To raise awareness for the dangers of global warming, Harrison Ford had his chest publicly and painfully deforested in a public service TV ad. As the aesthetician slashes and burns him, he says, “Every bit of rain forest that gets ripped out over there, really hurts us over here.” While the ad is an obvious reference to the famous chest-waxing scene in The 4o Year-Old Virgin, it also reminds Izzy of a memorable scene from Raiders of the Lost Ark in which a wounded Indiana Jones, lying shirtless on his back with his chest hair standing out prominently, points Marion to the few places he doesn’t hurt, and she kisses each one.
It may seem like just a minor thing, but Izzy can’t stand that unusually high top button (or is it a stud?) on George Clooney’s shirt. By being so close to the bow tie, it ruins the simplicity appropriate to formal wear. And by the way, given the gap between the lapel and his shirt collar, Brad Pitt’s jacket appears to be too small around the chest.
Speaking of the negative portrayal of slick-haired men in Hollywood movies, even worse is the treatment of blond men. (And worst off of all are slick-haired blonds.) With the exception of the broken-nosed Owen Wilson, called by some the butterscotch stallion, tow-heads are nearly always cast as bad guys, never as romantic leads. (Admittedly, Luke Skywalker was also an anomaly.) Is it because one part of “tall, dark, and handsome” will always elude them?
Having already discussed the greased hair of movie villains such as Gordon Gekko, Izzy was amused to see a satirical news story in The Onion titled “Nation’s Slicked-Back-Hair Men Rally Against Negative Hollywood Portrayal.” It begins:
Thousands of members of the slicked-back-hair community gathered in Hollywood Monday to protest the film industry’s longtime trend of depicting men with slicked-back hair as untrustworthy, unlikeable antagonists.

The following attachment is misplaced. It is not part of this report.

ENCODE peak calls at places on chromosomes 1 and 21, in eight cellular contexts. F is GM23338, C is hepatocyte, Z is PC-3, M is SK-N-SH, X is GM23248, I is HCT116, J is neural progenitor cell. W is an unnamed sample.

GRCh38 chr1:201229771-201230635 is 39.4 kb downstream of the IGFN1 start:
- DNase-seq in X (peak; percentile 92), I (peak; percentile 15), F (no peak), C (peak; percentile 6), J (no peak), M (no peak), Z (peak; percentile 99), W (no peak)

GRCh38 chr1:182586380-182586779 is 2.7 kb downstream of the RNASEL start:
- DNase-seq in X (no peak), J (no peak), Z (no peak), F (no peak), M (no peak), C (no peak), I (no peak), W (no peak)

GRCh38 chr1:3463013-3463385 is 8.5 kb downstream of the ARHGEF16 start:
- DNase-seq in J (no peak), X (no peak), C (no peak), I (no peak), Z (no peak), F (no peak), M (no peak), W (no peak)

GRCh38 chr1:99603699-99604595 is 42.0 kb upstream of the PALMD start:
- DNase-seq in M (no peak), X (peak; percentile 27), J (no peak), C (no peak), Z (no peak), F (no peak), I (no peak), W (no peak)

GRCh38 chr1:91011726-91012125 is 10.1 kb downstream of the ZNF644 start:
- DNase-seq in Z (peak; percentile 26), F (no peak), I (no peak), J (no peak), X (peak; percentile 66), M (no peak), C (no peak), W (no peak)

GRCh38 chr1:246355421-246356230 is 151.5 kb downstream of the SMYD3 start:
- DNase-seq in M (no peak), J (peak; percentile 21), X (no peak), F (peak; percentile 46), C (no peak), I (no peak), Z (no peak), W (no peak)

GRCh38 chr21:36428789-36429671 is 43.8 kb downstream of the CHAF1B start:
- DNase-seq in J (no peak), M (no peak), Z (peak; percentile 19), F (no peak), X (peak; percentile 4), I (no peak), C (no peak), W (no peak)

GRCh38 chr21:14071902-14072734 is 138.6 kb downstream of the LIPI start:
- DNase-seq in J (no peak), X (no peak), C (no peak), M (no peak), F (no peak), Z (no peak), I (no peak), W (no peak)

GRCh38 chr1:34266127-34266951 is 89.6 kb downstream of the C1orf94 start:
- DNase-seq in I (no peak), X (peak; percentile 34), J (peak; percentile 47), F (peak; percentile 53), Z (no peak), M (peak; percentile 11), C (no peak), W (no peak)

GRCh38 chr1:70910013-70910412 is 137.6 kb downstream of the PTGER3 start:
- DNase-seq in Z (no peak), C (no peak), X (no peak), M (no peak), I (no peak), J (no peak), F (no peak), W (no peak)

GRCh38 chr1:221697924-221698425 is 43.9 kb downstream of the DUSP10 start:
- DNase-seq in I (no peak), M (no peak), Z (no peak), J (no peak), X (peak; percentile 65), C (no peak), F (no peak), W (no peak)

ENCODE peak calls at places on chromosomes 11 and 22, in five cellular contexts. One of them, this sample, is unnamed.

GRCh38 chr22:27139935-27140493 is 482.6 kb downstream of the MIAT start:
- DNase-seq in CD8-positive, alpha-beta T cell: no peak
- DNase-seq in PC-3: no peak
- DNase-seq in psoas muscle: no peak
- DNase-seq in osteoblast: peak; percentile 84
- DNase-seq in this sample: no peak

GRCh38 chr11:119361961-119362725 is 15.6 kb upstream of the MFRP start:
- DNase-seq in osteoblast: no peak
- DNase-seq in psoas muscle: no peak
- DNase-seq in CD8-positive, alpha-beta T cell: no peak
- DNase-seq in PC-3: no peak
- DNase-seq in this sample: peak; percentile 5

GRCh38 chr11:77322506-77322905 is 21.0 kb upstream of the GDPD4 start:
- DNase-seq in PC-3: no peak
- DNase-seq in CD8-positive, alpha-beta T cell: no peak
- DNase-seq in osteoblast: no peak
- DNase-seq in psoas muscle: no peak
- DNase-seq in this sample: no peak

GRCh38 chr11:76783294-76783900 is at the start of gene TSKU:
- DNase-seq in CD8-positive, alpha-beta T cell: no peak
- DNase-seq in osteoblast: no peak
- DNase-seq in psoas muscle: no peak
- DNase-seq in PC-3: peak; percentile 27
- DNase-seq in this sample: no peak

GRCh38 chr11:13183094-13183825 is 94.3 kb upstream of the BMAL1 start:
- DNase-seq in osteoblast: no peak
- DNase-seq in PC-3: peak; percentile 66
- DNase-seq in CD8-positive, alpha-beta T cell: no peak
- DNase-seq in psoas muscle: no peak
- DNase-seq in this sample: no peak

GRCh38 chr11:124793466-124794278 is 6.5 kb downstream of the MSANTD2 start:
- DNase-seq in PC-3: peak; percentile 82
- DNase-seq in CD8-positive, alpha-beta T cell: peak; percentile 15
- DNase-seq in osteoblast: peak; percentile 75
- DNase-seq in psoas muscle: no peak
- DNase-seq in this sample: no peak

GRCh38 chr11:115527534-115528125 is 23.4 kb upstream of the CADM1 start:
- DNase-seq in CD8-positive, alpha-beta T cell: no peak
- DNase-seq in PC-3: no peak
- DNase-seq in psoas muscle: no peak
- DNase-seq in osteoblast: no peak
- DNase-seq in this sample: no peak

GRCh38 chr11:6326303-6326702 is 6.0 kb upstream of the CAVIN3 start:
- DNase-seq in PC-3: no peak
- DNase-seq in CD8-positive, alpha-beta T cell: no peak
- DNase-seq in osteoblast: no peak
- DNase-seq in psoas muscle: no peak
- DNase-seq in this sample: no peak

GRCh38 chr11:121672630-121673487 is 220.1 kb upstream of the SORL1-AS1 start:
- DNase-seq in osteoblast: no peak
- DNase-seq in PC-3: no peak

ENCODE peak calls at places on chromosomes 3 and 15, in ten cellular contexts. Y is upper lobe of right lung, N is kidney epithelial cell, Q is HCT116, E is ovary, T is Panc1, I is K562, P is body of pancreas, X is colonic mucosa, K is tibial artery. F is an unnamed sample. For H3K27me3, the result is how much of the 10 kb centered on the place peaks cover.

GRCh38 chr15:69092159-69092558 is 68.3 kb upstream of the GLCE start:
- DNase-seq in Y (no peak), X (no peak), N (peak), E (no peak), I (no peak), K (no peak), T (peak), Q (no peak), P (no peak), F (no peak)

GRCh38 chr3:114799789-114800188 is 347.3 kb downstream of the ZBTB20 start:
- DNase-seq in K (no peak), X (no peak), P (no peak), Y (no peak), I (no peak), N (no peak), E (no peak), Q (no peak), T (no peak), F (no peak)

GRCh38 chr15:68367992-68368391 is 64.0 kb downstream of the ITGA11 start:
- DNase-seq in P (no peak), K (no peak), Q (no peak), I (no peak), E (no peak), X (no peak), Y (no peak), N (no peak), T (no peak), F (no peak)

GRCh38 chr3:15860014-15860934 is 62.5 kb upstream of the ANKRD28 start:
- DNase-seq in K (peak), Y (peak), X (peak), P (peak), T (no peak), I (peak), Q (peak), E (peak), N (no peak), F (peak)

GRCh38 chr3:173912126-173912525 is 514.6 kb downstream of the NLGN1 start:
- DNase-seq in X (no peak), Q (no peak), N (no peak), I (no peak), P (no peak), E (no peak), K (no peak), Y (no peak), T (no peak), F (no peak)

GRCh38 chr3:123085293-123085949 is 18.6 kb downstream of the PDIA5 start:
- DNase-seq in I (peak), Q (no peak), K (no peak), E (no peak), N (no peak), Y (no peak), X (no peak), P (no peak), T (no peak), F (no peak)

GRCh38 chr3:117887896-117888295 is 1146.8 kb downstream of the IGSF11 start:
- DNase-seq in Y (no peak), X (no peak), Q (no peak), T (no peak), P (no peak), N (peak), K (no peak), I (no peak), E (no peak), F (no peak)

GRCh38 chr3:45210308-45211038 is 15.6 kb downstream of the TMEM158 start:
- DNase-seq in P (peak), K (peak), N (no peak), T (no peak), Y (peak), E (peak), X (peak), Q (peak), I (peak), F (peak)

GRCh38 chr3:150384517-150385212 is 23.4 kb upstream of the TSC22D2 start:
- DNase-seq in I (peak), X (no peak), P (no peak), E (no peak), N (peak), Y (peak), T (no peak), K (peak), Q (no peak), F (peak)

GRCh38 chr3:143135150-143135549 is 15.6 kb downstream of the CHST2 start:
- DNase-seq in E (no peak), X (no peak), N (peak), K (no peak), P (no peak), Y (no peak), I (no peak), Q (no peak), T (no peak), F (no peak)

“There have been 4,192 films in the past 10 years in which male characters with sleek or slicked-back hairstyles have been portrayed in a negative light,” said Ray Swartz, chairman of the National Organization of Men with Slicked-Back Hair. “Even though men with this hairstyle comprise just 3 percent of the U.S. populace, they make up nearly 80 percent of all film and TV villains, bad guys, and just plain assholes. As a result, thousands of men who enjoy wetting their hair and then combing it straight back face a silent but pervasive form of discrimination every single day.”
Izzy wonders whether Supreme Court Justice Antonin Scalia is a card-carrying member of NOMSBH.
Graced with Reagan-esque looks, Jeffersonian brains, and the fists of Teddy Roosevelt, Gene Tunney should be every thinking-man’s favorite boxer. It’s a shame that he’s largely been forgotten, even though he’s one of the most intriguing sports figures in American history. In contrast to Moe Berg, the Sorbonne-educated Major League catcher who was a spy during World War II, Tunney was not just an introspective intellectual but an athlete of the highest rank—he defeated Jack Dempsey twice, after all. (Tunney, to his credit, would say he found “no joy in knocking people unconscious.”) As one writer sums up the life of the polymathic pugilist:
If you were told that an Irish immigrant’s son growing up in turn of the century New York would serve in the Marines in World War I, go on to win the world heavyweight title while becoming a self-educated man of culture, live another half century in which he married a Carnegie heiress, befriended men like George Bernard Shaw and Thornton Wilder, lectured on Shakespeare at Yale, served in the Navy in World War II, attained directorship of numerous corporations, and fathered a U.S. senator, you would probably say that has the makings of a pretty good story.
And if that weren’t enough, the man was a snazzy dresser. For those who are inspired by his example, Brooks Brothers is currently offering its own shawl-collared cardigan sweater. Unlike the one worn by Tunney, though, it has epaulets, presumably to assist those who lack the shoulders of giants.